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UN expert praises Congo’s draft law on indigenous rights

UN expert praises Congo’s draft law on indigenous rights

Baaka women and children in a village in Plateaux district, Republic of Congo, discussing an NGO project
An independent United Nations human rights expert today welcomed a draft law in the Republic of Congo intended to recognize and protect the rights of marginalized indigenous communities in the central African country.

“I welcome the development of a bill for a law on indigenous peoples, and am pleased to have heard from Government and parliamentary officials that the bill will very likely be adopted into law during the current session of Parliament, before the end of the year,” said James Anaya, the UN Special Rapporteur on the rights of indigenous peoples.

“I urge the Government of Congo and the Parliament to ensure enactment of the law without amendments that would weaken its provisions, and to adopt the necessary implementing legislation as soon as possible,” Mr. Anaya said in a statement issued in the country’s capital, Brazzaville, at the end of his 11-day visit.

He said that the draft law will be the first of its kind in Africa when enacted. “It provides an important example of a good practice in the region for the recognition and protection of the rights of indigenous peoples,” he said.

“With its promotion of this legislation, along with its agreement to a National Action Plan to diminish the disadvantaged conditions of non-dominant indigenous groups, the Government of Congo is committing to action that is generally in keeping with international standards in this regard,” he added.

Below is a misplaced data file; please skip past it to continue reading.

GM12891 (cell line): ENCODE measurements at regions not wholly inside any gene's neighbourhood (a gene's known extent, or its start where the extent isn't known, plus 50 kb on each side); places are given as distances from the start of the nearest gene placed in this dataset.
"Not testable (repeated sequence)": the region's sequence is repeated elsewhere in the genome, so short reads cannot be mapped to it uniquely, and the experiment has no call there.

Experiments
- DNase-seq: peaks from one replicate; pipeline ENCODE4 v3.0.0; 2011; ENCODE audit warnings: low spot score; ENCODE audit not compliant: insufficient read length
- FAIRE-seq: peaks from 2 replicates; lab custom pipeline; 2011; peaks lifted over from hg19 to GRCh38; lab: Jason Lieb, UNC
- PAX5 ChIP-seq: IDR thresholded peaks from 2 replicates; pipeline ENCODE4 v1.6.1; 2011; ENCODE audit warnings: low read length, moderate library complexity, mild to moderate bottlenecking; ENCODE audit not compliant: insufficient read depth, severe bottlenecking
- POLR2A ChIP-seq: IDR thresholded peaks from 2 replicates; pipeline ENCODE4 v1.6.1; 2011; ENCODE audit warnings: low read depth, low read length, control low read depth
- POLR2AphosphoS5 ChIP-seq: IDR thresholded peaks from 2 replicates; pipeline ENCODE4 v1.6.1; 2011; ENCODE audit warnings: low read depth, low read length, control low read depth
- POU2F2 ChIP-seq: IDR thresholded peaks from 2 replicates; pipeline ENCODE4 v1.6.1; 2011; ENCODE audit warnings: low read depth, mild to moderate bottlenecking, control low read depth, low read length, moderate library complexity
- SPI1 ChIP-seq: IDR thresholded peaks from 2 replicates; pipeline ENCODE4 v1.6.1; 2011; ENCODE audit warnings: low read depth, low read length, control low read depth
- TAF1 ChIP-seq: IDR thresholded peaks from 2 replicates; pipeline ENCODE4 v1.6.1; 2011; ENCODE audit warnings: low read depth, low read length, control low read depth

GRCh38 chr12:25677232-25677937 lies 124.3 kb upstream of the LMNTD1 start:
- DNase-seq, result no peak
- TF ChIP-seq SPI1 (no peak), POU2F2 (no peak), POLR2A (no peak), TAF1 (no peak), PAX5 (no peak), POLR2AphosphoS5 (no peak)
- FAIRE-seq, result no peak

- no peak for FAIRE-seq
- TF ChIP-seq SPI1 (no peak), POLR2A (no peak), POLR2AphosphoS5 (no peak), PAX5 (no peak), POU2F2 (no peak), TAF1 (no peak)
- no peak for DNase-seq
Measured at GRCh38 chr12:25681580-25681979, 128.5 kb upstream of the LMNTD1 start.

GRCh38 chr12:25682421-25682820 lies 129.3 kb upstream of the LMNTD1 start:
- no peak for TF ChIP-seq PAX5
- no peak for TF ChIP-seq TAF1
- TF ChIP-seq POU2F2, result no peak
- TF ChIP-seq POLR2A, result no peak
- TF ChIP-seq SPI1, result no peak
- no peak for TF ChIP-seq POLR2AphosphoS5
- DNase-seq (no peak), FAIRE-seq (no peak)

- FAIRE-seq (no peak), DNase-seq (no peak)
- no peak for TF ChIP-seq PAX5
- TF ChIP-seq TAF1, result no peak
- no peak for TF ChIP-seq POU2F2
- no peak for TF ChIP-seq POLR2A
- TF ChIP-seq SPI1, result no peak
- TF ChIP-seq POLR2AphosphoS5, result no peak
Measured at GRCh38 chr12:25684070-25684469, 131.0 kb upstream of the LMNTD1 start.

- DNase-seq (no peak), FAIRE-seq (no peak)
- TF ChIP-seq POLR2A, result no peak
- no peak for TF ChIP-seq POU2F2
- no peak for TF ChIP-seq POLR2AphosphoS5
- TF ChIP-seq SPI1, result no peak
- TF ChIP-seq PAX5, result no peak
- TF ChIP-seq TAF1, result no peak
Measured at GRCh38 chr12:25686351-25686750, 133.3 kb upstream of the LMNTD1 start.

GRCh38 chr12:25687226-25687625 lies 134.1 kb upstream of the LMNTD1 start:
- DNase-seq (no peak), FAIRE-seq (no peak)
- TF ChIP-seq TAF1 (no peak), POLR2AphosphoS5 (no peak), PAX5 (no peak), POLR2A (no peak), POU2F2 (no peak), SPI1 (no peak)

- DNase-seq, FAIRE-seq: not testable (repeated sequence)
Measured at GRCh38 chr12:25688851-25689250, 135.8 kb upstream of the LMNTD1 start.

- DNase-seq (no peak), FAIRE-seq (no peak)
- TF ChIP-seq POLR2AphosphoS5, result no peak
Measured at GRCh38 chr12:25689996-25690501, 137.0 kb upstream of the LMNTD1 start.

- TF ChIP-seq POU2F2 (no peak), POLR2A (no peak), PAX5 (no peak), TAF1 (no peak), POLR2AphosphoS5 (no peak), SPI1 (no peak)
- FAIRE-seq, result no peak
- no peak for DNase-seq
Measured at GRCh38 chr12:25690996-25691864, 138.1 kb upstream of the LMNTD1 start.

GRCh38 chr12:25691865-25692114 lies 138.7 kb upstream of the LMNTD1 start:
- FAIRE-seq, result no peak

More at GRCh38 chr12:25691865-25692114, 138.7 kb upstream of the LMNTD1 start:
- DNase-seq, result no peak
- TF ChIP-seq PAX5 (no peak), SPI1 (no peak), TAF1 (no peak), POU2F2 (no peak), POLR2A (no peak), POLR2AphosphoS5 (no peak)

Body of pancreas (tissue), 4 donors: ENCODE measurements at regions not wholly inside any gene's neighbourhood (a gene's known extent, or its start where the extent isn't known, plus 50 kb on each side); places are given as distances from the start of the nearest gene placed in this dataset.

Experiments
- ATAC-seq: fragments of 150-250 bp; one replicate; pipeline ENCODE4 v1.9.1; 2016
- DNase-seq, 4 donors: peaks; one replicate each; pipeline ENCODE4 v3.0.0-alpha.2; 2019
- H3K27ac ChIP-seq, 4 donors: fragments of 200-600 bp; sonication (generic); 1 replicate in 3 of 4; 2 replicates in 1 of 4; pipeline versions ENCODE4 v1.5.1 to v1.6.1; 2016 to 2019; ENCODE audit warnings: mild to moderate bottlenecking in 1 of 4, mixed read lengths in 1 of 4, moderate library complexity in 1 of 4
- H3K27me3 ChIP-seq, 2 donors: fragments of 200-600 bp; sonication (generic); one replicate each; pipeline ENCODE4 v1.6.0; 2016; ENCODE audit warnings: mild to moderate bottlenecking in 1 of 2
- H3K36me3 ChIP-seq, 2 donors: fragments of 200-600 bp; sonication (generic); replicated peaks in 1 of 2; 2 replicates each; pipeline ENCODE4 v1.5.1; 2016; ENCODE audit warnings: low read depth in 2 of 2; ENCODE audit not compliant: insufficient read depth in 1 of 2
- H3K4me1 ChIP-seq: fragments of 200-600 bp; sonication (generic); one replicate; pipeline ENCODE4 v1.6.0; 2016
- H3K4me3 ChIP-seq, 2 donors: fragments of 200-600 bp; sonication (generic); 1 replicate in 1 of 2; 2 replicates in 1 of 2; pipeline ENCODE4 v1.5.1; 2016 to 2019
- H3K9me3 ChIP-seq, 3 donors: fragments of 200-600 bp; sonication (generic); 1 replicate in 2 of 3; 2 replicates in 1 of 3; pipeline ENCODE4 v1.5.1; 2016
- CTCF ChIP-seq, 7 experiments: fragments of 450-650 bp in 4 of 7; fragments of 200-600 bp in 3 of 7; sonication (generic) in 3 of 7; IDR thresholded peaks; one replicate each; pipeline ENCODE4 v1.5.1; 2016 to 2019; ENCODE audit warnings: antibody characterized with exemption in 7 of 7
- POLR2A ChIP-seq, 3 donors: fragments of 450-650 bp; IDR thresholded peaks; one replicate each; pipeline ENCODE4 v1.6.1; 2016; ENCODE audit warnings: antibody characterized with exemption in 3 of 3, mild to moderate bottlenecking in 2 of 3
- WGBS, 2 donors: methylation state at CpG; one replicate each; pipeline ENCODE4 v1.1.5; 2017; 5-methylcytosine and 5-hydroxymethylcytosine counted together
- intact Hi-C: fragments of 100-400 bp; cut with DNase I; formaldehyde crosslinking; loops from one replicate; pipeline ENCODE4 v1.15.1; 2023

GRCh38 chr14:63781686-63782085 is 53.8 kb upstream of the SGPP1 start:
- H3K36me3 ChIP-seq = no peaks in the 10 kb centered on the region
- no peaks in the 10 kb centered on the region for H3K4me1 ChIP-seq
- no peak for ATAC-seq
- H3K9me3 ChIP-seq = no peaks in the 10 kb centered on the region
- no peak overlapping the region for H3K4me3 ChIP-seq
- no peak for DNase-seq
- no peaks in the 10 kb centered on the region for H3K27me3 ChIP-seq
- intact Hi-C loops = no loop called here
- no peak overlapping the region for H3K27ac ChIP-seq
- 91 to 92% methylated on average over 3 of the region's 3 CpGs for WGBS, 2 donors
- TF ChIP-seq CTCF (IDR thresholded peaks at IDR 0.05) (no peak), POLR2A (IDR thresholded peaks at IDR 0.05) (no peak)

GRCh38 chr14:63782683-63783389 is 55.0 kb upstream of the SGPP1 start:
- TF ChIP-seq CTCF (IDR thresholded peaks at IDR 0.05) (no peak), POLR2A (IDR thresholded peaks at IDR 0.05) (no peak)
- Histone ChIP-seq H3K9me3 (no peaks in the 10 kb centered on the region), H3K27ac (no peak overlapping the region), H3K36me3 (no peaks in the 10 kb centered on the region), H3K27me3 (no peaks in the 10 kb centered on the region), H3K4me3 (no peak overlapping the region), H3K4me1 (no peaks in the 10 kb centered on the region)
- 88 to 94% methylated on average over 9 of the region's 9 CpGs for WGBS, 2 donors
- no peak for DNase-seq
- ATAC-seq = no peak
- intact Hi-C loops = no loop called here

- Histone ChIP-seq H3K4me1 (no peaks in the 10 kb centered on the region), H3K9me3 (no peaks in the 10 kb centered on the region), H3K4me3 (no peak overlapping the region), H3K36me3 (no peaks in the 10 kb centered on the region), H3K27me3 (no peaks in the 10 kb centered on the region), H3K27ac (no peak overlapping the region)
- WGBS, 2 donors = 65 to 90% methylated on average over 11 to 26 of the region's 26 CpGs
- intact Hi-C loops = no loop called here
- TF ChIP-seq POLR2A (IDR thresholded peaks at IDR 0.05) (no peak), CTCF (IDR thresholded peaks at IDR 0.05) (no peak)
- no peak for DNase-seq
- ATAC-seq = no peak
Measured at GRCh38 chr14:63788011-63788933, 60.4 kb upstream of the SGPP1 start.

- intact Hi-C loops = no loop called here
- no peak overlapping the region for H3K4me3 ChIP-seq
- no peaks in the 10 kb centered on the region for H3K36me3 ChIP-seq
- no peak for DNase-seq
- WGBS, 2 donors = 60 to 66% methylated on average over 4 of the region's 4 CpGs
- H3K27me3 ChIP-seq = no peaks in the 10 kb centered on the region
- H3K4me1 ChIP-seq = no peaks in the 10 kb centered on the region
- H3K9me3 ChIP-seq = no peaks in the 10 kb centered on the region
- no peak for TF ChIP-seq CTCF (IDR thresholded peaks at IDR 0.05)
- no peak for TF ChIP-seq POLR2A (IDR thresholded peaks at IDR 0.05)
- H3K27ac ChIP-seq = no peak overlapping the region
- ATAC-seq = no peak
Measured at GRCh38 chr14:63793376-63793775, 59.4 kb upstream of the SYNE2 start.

Mr. Anaya, however, deplored the extreme poverty and marginalization in which the country’s indigenous communities, such as the Baaka, Mbendjele, Mikaya, Luma, Gyeli, Twa and Babongo, who are collectively known as ‘Pygmies,’ live.

“The Government should strive to ensure that a deeper awareness of the rights of indigenous peoples is incorporated into a range of government agencies, programmes and initiatives, which would allow for a holistic approach to addressing indigenous disadvantage across the country,” he said.

UN Rapporteurs are tasked with investigating, monitoring and recommending solutions to human rights issues, and report in an independent and unpaid capacity to the Geneva-based Human Rights Council.